The event will be at the Hawthorn Arts Centre for one night only. Tickets sold here.
Professional Development Workshop: Building Authentic Relationships with Aboriginal Families and Communities
In this Professional Development we will share Dr. Sue Atkinson Lopez’s PhD research “Indigenous Early Childhood Curriculum and Self Determination” which has a focus on “What Aboriginal Parents Want for Their Children Attending Early Childhood Services”. Reaching out and shaping genuine and lasting relationships with local Aboriginal families and communities is an important action as a way of embedding Aboriginal curriculum in the everyday program.
This is vital knowledge that gives voice to Aboriginal families and their experiences within Early Childhood Services. Participants will gain a greater understanding of Aboriginal culture and feel more confident to support Aboriginal inclusive practise in their services. You will be inspired by the stories of Early Childhood Professionals that have made a commitment to Reconciliation. Educators will also develop a resource they can share with children and families they work with. This workshop includes group work storytelling and hands on art experience. The event will be held at FKA Children's Services, and the cost will be $100.
For more information and to buy tickets, click here.
Come along with your little ones to the September Kids’ Book Club for snacks and a chat at the Younger Sun Bookshop where they will be reading My Girragundji by Meme McDonald and Boori Monty Pryor. The story tells of an Aboriginal boy whose house is invaded by a Hairyman - a spirit the old people call a Quinkin. Alive with humour, My Girragundji is the vivid story of a boy growing up between two worlds. With the little green tree frog as a friend, the bullies at school don't seem so big anymore. And Girragundji gives him the courage to face his fears. The event is free for all to attend. For more information, click here.
Bunurong writer, Bruce Pascoe, will give a presentation based on his book, Dark Emu, explaining that precolonised australia was an agricultural nation. In Dark Emu, Pascoe discusses historical peceptions of Aboriginal societies as nomadic, and details a civilisation based on agricultural farming.
The event is free but you can register attendence here.
Hear the latest news about reconciliation around Victoria, including discussion of recent developments in Treaty and Constitutional Reform both in Victoria and nationally. Reconciliation Victoria, ANTaR Victoria and “Local Reconciliation Networks” will provide updates on their work across Victoria and share key developments in their work with their local communities.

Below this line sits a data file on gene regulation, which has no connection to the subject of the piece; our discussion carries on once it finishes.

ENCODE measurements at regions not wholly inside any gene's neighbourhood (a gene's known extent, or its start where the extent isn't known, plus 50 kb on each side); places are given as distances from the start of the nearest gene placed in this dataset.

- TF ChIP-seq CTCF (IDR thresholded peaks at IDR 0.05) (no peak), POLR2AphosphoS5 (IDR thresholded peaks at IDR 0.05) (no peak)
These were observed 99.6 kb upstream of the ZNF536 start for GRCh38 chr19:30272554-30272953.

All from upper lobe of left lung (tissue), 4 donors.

Frankston Arts Centre’s Aboriginal Connections Festival will be held later this month. The festival comprises of interactive workshops and contemporary art demonstrations associated with Aboriginal connections to land. There will be interactive weaving and painting activities throughout the venue conducted by Baluk Arts. The event is free and open to the whole community.
The featured event of the festival is Saltbush, an interactive journey through the culture and landscape of Aboriginal Australia, celebrated through live dance, music, song and stories and suitable for children and early adolescents.
The Northcote library, in conjunction with the Wurundjeri Tribe Land Compensation and Cultural Heritage Council Inc is hosting a talk by Wurundjeri elder Uncle Bill. He will be discussing his experiences, history and culture. The ensuing discussion aims to acknowledge the strong impact and presence of Aboriginal people in Darebin, as well as their ongoing struggle for rights and justice.
The Wurundjeri people are the Traditional Owners of a large area of the Yarra River and Valley, both in urba and rural areas.
To register your place, visit the event's page. Alternatively, you can book by contacting Darebin Libraries directly on 1300 655 355.
The Boon Wurrung language, once spoken from what is now Melbourne south to Wilson’s Promontory is being revived through a forensic audit of historical sources. Join Aunty Fay Stewart-Muir, Boon Wurrung elder and senior linguist at the Victorian Aboriginal Corporation for Languages, to find out more about this fascinating and vital cultural recovery program. The event will be held at Emerald Hill Library & Heritage Centre and is free to attend.
For more information click here.